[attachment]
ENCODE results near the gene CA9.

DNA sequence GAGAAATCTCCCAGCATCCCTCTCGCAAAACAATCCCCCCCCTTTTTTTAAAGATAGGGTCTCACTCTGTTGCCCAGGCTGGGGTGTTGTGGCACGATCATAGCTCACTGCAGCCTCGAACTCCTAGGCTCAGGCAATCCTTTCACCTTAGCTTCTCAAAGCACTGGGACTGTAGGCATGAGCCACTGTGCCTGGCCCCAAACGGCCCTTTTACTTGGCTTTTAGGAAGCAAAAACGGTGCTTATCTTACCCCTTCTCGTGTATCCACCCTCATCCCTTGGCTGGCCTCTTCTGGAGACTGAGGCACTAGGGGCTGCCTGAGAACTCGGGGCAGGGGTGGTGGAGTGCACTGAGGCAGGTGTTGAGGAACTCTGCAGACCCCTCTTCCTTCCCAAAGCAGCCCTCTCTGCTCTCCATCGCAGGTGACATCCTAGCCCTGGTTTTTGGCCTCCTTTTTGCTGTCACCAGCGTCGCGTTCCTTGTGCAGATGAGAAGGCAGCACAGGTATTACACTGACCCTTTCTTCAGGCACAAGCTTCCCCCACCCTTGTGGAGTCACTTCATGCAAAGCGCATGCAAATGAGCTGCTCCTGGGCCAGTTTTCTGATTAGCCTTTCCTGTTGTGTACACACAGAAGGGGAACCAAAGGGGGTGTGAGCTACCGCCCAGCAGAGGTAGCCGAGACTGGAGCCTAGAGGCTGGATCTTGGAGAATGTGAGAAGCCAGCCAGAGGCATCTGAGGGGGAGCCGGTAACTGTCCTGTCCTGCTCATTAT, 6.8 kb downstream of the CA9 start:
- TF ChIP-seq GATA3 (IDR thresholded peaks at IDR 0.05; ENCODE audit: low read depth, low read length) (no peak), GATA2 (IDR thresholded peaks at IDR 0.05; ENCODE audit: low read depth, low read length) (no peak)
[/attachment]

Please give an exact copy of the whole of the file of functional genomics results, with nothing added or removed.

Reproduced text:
ENCODE results near the gene CA9.

DNA sequence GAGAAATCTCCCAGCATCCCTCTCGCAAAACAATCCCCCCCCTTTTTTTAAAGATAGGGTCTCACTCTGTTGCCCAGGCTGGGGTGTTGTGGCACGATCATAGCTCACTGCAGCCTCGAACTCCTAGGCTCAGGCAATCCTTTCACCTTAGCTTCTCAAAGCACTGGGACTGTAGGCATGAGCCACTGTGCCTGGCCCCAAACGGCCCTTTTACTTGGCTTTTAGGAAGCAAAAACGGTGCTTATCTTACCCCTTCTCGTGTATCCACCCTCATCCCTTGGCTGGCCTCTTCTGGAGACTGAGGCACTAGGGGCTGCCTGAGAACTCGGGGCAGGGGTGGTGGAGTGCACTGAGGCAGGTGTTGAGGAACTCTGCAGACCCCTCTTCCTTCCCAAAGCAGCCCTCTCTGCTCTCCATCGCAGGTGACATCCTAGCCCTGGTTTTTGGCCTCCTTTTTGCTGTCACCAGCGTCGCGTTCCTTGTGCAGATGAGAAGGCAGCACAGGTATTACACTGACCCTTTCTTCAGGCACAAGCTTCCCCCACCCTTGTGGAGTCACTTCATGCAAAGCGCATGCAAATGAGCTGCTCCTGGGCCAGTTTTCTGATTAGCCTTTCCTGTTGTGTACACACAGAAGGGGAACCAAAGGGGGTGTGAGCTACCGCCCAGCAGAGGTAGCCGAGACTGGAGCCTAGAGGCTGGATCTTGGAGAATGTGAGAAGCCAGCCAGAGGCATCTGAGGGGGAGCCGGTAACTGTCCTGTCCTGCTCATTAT, 6.8 kb downstream of the CA9 start:
- TF ChIP-seq GATA3 (IDR thresholded peaks at IDR 0.05; ENCODE audit: low read depth, low read length) (no peak), GATA2 (IDR thresholded peaks at IDR 0.05; ENCODE audit: low read depth, low read length) (no peak)